Julian C. Chambliss
is a Professor of English
with an appointment in History and the Val Berryman Curator of History
at the MSU Museum at Michigan State University. In addition, he is a core participant in the MSU College of Arts & Letters’ Consortium for Critical Diversity in a Digital Age Research (CEDAR). His research interests focus on race, culture, and power in real and imagined urban spaces. His recent writing has appeared in American Historical Review
, Frieze Magazine
, Rhetoric Review, and Boston Review.
An interdisciplinary scholar he has designed museum exhibitions, curated art shows, and created public history projects that trace community, ideology, and power in the United States.
He is co-editor and contributor for Ages of Heroes, Eras of Men: Superheroes and the American Experience
, a book examining the relationship between superheroes and the American Experience (2013). His recent book projects include Assembling the Marvel Cinematic Universe: Essays on the Social, Cultural and Geopolitical Domain (2018)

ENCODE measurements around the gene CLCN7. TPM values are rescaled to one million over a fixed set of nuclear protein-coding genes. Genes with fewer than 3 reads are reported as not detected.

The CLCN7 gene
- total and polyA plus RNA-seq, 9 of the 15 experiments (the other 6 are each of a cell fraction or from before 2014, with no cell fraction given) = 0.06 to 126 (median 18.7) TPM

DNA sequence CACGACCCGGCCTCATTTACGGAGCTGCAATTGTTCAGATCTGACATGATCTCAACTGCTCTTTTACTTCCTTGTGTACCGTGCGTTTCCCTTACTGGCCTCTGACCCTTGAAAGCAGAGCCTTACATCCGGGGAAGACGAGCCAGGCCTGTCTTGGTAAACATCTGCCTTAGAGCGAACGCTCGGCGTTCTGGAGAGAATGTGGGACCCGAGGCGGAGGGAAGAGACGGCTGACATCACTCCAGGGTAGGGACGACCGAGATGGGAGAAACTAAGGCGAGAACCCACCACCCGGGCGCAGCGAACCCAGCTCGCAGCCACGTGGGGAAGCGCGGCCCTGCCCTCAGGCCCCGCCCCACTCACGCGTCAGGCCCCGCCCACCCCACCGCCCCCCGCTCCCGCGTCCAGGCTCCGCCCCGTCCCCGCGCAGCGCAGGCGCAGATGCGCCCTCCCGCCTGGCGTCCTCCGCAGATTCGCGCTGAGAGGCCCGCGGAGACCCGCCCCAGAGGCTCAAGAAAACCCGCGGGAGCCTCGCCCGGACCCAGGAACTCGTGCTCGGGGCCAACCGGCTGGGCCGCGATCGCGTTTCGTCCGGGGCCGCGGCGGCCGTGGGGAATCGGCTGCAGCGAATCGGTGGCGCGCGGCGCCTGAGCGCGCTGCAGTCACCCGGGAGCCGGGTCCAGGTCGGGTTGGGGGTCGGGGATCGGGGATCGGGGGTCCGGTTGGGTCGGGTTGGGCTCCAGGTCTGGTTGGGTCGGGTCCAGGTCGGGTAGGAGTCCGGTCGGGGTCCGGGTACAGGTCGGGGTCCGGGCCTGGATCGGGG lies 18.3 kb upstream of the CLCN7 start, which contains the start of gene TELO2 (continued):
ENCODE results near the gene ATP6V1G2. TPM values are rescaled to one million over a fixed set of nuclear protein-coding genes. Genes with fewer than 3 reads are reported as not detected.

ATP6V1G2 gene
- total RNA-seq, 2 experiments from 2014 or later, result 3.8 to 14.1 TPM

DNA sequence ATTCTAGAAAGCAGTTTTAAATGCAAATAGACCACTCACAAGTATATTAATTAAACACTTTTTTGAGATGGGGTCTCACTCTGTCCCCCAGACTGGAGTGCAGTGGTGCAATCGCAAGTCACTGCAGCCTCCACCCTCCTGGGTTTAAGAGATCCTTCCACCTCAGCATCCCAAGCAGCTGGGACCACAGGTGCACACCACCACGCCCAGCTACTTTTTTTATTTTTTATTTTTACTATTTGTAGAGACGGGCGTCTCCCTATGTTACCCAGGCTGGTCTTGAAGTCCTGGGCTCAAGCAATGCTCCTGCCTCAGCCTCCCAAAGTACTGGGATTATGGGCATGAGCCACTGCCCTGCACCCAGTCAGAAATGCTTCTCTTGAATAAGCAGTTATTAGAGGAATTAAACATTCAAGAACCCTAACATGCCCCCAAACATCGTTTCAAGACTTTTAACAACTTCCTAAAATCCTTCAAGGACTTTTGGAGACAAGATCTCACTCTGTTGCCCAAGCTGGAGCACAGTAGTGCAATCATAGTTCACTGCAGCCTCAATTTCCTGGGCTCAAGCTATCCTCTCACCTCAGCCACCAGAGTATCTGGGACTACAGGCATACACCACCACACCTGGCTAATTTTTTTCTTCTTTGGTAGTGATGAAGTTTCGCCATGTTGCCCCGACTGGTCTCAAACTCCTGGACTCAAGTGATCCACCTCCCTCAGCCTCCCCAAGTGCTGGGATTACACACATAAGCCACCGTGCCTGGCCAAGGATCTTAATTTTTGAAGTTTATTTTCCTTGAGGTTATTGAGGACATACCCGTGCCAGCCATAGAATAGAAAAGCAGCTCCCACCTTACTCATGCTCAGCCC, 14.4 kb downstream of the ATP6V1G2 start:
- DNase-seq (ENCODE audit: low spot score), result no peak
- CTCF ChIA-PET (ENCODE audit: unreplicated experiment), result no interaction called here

and Cities Imagined: The African Diaspora in Media and History
(2018). Chambliss is co-producer and host of Every Tongue Got to Confess,
a podcast examining communities of color. Every Tongue
is the winner of the 2019 Hampton Dunn New Media Award from the Florida Historical Society
. In addition, he co-produced and co-hosted with Dr. Robert Cassanello from the University of Central Florida of The Florida Constitution Podcast
, a limited series podcast that won the 2019 Hampton Dunn Internet Award from Florida Historical Society. He is the producer and host of Reframing History
, a podcast exploring humanities theory and practice in the United States.
EducationPh.D.; United States History, University of Florida. 2004.
Work Shared in CORE
Cities Imagined: The African Diaspora in Media and History
edited by Walter Greason and Julian C. Chambliss (Dubuque, IA: Kendall Hunt Publishing, 2018).
Assembling the Marvel Cinematic Universe: Essays on the Social, Cultural and Geopolitical Domain